Mumbai’s simple origins — it was once but a small batch of fishing villages scattered over a handful of islands — are hard to remember and believe when you step out into its cosmopolitan and ever-hastening streets. Over 18 million people call this city home, and while a few of them do fish, all of them — and all of India for that matter—look to Mumbai as the country’s financial, entertainment and commercial capital. While the city is diverse and complex enough to easily take up a month or more of concerted touring efforts — the food! The temples! Bollywood! The buildings! Cricket! — sometimes all you can spare is a couple of days.
If you’re looking to take a quick city break to Mumbai, and you want to make the most of it, do not fear. Here are eight essential places and happenings for the weekend traveller.
Gateway of India
While it doesn’t have to be the first place you stop when you’re trying to experience Mumbai, the Gateway of India is often the first thing anyone coming into the city by boat will see. Mumbai’s most-recognized monument, built to commemorate King George V and Queen Mary’s visit to Mumbai, the Gateway of India still maintains its air of grandeur and stateliness, but these days the atmosphere around it has loosened. Vendors and peddlers, balloon sellers and Indian tea merchants all conduct business here among the tourists and sightseers.
Haji Ali Dargah
Built in 1431 by a wealthy Muslim merchant whose trip to Mecca inspired him to become a Sufi saint, the Haji Ali is a mosque and a tomb that bears the interred body of the man who built it. Located offshore in the Arabian Sea, the Haji Ali Dargah is only accessible at low tide when the 500-metre walkway is above the water and can, therefore, be traversed.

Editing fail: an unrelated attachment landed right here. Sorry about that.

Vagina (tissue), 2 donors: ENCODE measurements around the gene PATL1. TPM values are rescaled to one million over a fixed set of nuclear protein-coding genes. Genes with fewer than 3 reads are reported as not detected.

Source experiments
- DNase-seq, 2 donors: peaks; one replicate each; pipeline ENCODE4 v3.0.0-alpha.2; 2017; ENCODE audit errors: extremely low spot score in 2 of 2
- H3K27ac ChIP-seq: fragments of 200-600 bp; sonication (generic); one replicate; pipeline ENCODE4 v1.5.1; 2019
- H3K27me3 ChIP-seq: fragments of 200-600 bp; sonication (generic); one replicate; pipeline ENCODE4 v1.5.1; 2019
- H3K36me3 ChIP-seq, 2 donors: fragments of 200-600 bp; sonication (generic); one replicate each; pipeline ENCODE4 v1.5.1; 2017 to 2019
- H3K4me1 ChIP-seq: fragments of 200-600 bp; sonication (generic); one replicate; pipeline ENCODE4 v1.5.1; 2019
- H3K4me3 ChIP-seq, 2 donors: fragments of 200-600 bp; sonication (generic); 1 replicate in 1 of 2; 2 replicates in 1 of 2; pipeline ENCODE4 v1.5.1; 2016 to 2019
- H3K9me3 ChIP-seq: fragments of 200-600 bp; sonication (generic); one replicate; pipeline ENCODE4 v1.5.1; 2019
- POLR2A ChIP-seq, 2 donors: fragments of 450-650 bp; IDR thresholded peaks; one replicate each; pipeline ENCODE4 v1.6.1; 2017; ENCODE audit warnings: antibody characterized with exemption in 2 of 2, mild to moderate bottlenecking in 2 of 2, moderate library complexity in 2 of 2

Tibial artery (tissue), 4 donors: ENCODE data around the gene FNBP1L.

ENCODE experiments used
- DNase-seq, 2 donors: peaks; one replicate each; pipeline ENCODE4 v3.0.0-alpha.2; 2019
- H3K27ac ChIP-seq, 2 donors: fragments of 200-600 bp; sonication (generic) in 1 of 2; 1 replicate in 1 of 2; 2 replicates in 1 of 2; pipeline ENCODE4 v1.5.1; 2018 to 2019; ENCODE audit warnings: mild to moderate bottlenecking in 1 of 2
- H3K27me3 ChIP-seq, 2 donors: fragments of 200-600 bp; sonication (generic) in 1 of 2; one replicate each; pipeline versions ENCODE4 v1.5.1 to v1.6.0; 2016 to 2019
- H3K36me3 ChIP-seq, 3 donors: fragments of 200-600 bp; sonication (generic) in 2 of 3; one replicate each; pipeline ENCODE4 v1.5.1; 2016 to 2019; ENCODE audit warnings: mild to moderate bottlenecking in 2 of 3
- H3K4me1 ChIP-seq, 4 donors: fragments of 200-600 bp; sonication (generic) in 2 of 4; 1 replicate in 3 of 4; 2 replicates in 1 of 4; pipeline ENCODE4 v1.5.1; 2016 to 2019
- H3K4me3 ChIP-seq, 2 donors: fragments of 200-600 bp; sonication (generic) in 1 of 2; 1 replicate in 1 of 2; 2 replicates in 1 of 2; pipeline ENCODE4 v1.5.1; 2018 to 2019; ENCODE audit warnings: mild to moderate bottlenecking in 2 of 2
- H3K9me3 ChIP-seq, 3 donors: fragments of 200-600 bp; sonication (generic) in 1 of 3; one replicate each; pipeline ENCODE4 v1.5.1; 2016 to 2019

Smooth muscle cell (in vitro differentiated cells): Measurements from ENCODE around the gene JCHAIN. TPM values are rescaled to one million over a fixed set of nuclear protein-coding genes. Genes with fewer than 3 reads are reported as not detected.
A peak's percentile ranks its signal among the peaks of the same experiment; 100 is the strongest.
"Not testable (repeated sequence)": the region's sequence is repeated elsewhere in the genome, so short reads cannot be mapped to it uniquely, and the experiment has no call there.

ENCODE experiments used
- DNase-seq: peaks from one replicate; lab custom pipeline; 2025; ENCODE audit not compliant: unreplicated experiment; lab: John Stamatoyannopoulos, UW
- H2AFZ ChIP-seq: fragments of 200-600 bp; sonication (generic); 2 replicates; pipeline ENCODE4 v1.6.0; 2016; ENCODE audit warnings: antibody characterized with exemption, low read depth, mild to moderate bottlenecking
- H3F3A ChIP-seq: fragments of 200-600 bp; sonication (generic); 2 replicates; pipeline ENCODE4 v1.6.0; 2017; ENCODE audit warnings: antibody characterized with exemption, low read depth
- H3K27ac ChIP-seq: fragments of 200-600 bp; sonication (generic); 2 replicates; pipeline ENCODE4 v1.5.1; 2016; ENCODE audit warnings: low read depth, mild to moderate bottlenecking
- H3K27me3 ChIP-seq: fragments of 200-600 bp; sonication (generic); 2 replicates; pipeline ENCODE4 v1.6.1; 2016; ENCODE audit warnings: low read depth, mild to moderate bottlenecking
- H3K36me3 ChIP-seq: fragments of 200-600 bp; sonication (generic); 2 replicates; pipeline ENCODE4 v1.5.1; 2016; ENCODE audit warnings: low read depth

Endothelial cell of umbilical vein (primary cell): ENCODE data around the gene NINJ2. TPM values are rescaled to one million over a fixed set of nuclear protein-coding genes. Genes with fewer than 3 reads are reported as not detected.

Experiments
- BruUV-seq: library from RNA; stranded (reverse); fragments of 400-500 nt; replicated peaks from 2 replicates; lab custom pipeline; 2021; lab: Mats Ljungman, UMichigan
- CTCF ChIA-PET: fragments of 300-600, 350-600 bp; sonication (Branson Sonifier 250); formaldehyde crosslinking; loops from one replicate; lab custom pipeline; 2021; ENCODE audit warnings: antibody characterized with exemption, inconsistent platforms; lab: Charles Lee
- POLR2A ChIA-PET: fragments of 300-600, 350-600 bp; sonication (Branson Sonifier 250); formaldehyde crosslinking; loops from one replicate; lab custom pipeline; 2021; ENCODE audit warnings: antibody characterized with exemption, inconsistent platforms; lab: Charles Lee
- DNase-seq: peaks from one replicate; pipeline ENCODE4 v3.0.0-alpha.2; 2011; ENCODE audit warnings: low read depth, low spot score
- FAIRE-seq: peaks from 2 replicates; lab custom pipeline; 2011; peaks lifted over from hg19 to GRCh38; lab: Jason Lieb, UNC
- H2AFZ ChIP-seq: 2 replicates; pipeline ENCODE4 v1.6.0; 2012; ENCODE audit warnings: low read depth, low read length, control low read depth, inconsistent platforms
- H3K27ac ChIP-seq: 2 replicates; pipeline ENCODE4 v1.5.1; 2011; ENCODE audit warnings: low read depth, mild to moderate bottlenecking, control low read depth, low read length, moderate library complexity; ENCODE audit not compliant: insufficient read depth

Mahalaxmi Dhobi Ghat
There is little that compares with the Mahalaxmi Dhobi Ghat in any other part of the world. The largest open-air laundry on the planet, this section of the city and the thousands of dhobis, or washer-men, who work here, take in tons — literally — of dirty laundry from all over the city. For hours, the dhobis wash mountains of laundry by hand. It is a fascinating look at industry, human effort and dirty laundry.
Eating at Peshawri
Located near the airport, Peshawri is expensive — but worth it. If you fly into Mumbai, eat there right after you arrive or right before you catch your flight home. Specializing in North Indian food and exquisite atmosphere, the food is locally sourced and painstakingly prepared. The kebabs and tandoori are excellent.
Chhatrapati Shivaji Maharaj Vastu Sangrahalaya (or Prince of Wales Museum)
Whether or not you’re a history buff, the Chhatrapati Shivaji Maharaj Vastu Sangrahalaya is a delight to visit. Built in the early 20th century to mark the visit of the then Prince of Wales, the museum is an impressive architectural structure with features that are Mughal, Maratha and Jain. The museum grounds are lush, green and showcase formal flowerbeds. Around 50, 000 artefacts are on display.
The Ferry Ride to Elephanta Island
Elephanta Island is located off the coast of Mumbai, and the half-hour ferry ride is part of the charm. Being out on the open water with people from all over the world while you all watch the Gateway of India and the Taj Hotel recede into the distance is an experience that cannot be had anywhere else. The ferries are large and reliable, and they run regularly so getting out to the island and back on your own schedule isn’t difficult.
Of course, the destination of the ferry ride is its own reward. Elephanta Island is notable because of its caves. A World Heritage Site, the Elephanta Caves were built in the 5th and 6th centuries and are some of the most notable examples of Indian religious art on the sub-continent. Huge reliefs, pillars, statues and carvings fill the caves, and no trip to Mumbai is complete without stepping into them.
A three-kilometre promenade that has been featured in score of Bollywood films, Marine Drive is a perfect spot for relaxing by the ocean on a sunny afternoon. Also known as the Queen’s Necklace, due to the glittering lights that line it at night, this area will provide you with easy access to plenty of shops, food vendors and people watching.
Even if all you have is the weekend, a trip to Mumbai will deliver. From the mystique of Elephanta Island to the wonder of the world’s largest open-air laundry, Mumbai provides a perfect weekend holiday.